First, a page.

Symantec discovers first "64-bit" computer virus

Posted on Friday, May 28 2004 @ 00:01 CEST by Thomas De Maesschalck
Symantec has discovered the first "64-bit" virus, W64.Rugrat.3344. It is rated as a low threat and it appears not to be spreading on the internet.
Rugrat is believed to be a "proof of concept" virus written by the same author of at least six other virus "firsts," Symantec said. The virus infects Windows Portable Executable files, including many Windows 64 applications, spreading to files in the same folder as the virus file and in subfolders, Symantec said.

Operating systems that support 64-bit processor chips can accommodate longer basic data units, referred to as "words." Older, 32-bit platforms, such as Windows systems starting with Windows 95, supported words of up to four bytes, which might contain computer instructions or the address of data stored on the computer hard drive. By comparison, 64-bit systems can process eight-byte words and are better suited to processor-intensive demanding tasks such as graphics rendering.

Rugrat does not appear to be designed to spread, but is a "direct-action infector," meaning it stops running immediately after infecting files, Symantec said.

Symantec researchers have linked Rugrat to a family of six viruses called W32.Chiton.gen, which are all believed to be the work of the same author. Each virus in the family demonstrates a different "first ever" infection technique, including W32.Shrug, the first known virus to use the Thread Local Storage structures in Windows NT, 2000 and XP to run virus code, and W32.Chthon, the first virus to run as a native application in Windows NT, 2000 and XP, Symantec said.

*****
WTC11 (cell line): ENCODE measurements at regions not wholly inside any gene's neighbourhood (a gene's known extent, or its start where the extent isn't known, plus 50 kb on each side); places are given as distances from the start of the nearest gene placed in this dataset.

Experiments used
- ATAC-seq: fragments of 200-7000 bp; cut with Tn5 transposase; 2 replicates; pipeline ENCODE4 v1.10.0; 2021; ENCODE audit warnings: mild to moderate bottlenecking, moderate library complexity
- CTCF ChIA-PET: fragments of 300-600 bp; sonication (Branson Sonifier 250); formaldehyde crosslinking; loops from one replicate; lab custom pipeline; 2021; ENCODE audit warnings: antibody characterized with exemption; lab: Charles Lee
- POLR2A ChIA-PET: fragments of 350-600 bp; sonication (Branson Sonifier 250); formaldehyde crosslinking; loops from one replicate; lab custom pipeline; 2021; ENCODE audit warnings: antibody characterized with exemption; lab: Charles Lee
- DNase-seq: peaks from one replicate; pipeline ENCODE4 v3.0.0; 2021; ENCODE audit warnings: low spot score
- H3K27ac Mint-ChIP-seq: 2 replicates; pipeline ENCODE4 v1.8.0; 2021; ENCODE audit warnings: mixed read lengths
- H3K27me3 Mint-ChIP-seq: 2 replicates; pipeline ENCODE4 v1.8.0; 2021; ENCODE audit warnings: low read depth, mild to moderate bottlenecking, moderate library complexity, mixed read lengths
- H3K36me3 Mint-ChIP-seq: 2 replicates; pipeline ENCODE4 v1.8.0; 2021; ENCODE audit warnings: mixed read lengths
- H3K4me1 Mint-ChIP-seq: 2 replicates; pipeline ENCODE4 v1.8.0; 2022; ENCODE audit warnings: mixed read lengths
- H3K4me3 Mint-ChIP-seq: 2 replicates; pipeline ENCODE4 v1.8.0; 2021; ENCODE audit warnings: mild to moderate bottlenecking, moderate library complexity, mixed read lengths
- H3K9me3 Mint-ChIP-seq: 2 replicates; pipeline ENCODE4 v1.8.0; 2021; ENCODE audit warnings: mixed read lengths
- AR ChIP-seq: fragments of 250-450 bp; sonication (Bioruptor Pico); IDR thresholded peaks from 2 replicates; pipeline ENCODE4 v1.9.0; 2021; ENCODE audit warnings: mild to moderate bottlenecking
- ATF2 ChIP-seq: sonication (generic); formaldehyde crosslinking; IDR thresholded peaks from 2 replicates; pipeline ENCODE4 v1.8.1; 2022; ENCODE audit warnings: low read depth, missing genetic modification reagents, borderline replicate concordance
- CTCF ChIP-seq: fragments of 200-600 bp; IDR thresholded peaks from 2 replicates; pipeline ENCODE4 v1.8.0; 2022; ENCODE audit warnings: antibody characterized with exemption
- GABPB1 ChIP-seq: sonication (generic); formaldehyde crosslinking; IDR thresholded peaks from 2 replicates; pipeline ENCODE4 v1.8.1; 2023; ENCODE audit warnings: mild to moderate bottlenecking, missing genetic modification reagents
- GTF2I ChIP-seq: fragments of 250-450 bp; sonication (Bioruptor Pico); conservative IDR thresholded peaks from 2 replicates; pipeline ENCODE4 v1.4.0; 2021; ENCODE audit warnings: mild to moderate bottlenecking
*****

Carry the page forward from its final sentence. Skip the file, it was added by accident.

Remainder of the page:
Source: InfoWorld

Update: Many web sites have stories about the newly found 64bit virus..
But 90% of the sites / stories fail to note that it ONLY affects
IA64 Window. Check Symantec's web site .
Systems Not Affected: DOS, Linux, Macintosh, OS/2, UNIX, Windows 2000, Windows 3.x, Windows 64-bit (AMD64), Windows 95, Windows 98, Windows Me, Windows NT, Windows Server 2003, Windows XP
Not a lot of Itanium Windows boxes out on the internet.


About the Author

Thomas De Maesschalck

Thomas has been messing with computer since early childhood and firmly believes the Internet is the best thing since sliced bread. Enjoys playing with new tech, is fascinated by science, and passionate about financial markets. When not behind a computer, he can be found with running shoes on or lifting heavy weights in the weight room.



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